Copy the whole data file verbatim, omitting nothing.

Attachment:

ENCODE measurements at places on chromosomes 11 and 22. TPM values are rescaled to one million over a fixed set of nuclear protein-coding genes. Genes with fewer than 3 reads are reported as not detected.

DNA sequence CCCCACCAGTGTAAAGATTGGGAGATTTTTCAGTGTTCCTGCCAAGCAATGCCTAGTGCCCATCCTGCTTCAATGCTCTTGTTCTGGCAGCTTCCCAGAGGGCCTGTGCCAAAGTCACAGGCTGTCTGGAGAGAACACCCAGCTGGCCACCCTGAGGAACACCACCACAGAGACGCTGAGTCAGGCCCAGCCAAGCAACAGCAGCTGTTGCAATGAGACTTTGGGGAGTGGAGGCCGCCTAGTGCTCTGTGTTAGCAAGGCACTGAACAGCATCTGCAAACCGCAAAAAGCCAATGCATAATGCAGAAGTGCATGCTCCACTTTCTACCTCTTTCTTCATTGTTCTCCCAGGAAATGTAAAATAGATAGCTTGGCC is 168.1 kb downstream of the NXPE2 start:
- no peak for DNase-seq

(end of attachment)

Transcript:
ENCODE measurements at places on chromosomes 11 and 22. TPM values are rescaled to one million over a fixed set of nuclear protein-coding genes. Genes with fewer than 3 reads are reported as not detected.

DNA sequence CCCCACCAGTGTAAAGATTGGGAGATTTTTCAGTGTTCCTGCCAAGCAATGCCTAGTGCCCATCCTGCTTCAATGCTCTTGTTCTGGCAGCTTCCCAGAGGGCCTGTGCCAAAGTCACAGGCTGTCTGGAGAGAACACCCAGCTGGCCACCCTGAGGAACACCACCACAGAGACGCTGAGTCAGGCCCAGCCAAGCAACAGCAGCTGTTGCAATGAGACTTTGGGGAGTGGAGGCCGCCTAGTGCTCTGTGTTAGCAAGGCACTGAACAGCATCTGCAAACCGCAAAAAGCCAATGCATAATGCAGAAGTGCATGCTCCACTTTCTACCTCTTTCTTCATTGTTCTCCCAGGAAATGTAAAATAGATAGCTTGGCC is 168.1 kb downstream of the NXPE2 start:
- no peak for DNase-seq